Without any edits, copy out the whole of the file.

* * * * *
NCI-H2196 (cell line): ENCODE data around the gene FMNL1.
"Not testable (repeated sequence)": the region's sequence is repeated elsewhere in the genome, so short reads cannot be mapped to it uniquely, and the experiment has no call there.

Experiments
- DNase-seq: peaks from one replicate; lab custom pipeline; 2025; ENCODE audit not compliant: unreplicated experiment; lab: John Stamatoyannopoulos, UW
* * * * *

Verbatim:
NCI-H2196 (cell line): ENCODE data around the gene FMNL1.
"Not testable (repeated sequence)": the region's sequence is repeated elsewhere in the genome, so short reads cannot be mapped to it uniquely, and the experiment has no call there.

Experiments
- DNase-seq: peaks from one replicate; lab custom pipeline; 2025; ENCODE audit not compliant: unreplicated experiment; lab: John Stamatoyannopoulos, UW